I’m in no way a regular mobile device game player. I’ve dabbled in games here and there, but outside of “Puzzle Quest 2”, I never stick with one for longer than a month or so. I’ve also never been a big fan of the “free to play” (also known as “freemium”) model of games, as they usually feel exploitative in the way they nickel and dime gamers by blocking content behind a paywall. So you might say that I should be the last one to review a mobile game with this structure, but I was pleasantly surprised by the recent release of “Clash Royale” from developer Supercell. The game is simple to learn but offers a level of depth in strategy the deeper you get into it. It’s also extremely addicting without ever stopping you from playing at any time you wish.
The game borrow’s assets from the developer’s previous game, “Clash of Clans”. If you’re not familiar with that one, you might have seen its commercials on TV; sadly, those advertisements had the opposite effect on me than they intended, as I’ve admittedly never played it. But whether or not you’re a fan of “Clash of Clans”, this new title is worth a look.
“Clash Royale” is part tower defense, part CCG (collectible card game), part real-time strategy game. It’s exclusively head-to-head multiplayer, with each player given three castles on their respective screens that they need to keep in tact while simultaneously attempting to destroy their opponent’s. Each player’s “main” tower is centered toward the bottom of his or her screen with two smaller towers on either side, slightly ahead of the larger one. Each match lasts three minutes or until one of three things happens: 1) a player destroys all three of the opponent’s towers, 2) a player has more towers destroyed than another, or 3) a player destroys the “main” tower on the opponent’s side. If after the three minutes each player has an equal number of towers remaining, the match turns into sudden death, and the next tower destroyed crowns that player victorious.
The way a player attacks and defends by deploying different units at selected places on the board is by selecting one of four cards that are randomly selected from a deck of unit cards that the player assembles before each match. Each unit has different strengths and weaknesses that are learned by trial and error during matches. For instance, some units have high attack power but move very slowly, while other smaller units might move very quickly and have low attack power. Some cards also offer single-shot range attacks which can be used on enemy units or towers. The use of these units are limited by a mana bar that increases over time equally between both players, and the strategy comes in by choosing units that cost different levels of mana to deploy.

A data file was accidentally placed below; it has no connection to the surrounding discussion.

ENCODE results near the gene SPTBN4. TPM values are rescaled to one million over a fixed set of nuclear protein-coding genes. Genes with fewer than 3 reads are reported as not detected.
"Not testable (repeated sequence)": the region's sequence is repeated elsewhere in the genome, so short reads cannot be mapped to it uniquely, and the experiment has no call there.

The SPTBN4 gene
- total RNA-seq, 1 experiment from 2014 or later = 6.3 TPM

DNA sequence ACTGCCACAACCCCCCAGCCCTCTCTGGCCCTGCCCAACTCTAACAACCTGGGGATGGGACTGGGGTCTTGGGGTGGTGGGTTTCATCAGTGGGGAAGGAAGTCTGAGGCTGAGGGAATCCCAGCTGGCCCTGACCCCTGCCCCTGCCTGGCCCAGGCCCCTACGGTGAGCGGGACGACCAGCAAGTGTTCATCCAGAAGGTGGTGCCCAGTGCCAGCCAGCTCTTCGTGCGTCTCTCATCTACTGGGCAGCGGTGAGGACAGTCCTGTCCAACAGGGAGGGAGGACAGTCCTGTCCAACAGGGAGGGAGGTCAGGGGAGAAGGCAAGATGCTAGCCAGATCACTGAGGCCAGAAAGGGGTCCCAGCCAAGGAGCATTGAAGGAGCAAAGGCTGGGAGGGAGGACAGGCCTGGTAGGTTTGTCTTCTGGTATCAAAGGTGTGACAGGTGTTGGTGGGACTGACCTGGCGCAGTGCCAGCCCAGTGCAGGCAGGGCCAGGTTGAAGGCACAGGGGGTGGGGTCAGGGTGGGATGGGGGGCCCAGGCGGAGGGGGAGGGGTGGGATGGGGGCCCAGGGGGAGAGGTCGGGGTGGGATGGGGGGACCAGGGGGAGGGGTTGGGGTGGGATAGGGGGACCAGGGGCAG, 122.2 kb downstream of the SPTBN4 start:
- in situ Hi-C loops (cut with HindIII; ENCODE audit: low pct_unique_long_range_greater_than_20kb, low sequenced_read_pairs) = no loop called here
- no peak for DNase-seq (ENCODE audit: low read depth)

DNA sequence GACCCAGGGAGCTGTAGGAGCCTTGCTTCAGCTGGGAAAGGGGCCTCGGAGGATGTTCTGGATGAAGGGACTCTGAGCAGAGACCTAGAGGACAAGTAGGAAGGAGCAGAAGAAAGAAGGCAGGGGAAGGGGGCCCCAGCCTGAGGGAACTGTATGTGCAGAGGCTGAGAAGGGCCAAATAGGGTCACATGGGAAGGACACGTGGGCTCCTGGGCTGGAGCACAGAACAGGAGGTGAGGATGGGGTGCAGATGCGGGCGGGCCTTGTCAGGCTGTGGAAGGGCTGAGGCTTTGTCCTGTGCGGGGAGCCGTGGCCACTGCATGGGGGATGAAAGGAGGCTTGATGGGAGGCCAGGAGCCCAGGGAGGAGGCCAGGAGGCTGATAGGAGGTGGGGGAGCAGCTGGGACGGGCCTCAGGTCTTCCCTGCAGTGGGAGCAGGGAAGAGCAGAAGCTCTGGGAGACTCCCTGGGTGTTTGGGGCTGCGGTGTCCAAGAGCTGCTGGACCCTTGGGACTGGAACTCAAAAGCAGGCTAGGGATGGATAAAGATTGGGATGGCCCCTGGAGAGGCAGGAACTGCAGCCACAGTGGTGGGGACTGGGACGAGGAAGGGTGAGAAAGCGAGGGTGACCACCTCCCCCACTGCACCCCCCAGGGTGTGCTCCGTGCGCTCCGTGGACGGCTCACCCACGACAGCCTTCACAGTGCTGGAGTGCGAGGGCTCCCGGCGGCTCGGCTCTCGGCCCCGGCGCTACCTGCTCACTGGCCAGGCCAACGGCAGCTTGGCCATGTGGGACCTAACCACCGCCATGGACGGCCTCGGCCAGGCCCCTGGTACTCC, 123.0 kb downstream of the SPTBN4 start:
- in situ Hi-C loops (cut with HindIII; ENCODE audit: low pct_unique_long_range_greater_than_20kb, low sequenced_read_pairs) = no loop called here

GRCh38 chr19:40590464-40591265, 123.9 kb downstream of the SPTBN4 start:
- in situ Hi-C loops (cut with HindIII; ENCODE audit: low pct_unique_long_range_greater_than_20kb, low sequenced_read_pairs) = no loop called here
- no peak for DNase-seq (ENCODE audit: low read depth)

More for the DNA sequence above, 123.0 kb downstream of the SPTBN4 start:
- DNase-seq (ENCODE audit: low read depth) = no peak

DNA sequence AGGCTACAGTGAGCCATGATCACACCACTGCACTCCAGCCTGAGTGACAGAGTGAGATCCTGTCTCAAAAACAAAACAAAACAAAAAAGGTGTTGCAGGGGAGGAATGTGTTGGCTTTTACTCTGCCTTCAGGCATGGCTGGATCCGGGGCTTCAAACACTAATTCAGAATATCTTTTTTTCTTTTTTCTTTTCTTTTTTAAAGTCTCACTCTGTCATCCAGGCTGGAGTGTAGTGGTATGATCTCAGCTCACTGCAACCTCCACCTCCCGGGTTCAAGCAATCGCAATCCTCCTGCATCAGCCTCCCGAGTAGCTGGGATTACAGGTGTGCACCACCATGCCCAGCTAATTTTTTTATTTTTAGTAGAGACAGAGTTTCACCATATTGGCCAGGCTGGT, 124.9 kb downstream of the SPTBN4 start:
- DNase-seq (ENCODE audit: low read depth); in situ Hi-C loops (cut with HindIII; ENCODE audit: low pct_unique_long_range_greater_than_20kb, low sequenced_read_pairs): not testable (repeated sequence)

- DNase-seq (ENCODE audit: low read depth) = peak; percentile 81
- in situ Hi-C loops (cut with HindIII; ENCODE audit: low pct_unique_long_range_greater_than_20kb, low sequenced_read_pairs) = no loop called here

This may sound complicated, but after two rounds I felt like I had the basics down very easily. Where the game gets really interesting is in how much deeper the strategy gets. The first aspect comes in what happens when one of the “side” towers is destroyed. This changes things quite a bit, as the player who destroyed one of these towers now has the ability to deploy units much closer to the enemy than before. This gives a player a distinct advantage until the other player is also able to destroy a tower.
The other strategy comes in the deck building, which also gives the game its variety as well as the drive to keep moving forward. When you first start the game, you have very low-level characters, but as you progress you have many outlets in which you can earn more cards. Some reward you with new unit types, while others work towards increasing the stats of your existing units. But what’s ingenious about this forward progress is that the game never feels totally imbalanced where one player doesn’t stand a chance against another. The game is structured in such a way that progresses you into different arenas based on the amount of time you’ve spent with the game and how many wins you have acquired. Each arena has specific cards/units available to them that help keep the balancing in tact between players in that arena.
Another interesting aspect of the game is how community-driven it is. You have the option to join a “clan” of other players with whom you can donate and request cards in exchange for extra gold needed to upgrade your units. You can even engage in friendly battles between your clan members or watch other battles that have taken place between other members.
“Clash Royale” is becoming one of my favorite pick-up-and play mobile games. It can be as simple or deep as you prefer your playing style to be, and I never felt forced to put any money towards extra resources. As of the date of this review, I haven’t put a single dollar into the game, and those that have don’t have an advantage over me in the arena. Where other games require me to put 10-15 minutes into a game in order to make progress, this one can literally be wrapped up in a few short minutes and still offer a sense of accomplishment and progress. If you’re looking for an enjoyable experience to have during a quick coffee break or during your morning commute, I can’t recommend this enough. It’s definitely worth the price so long as you have the willpower to keep from succumbing to the free-to-play model.
“Clash Royal” is a free-to-download app available on both iOS and Android platforms.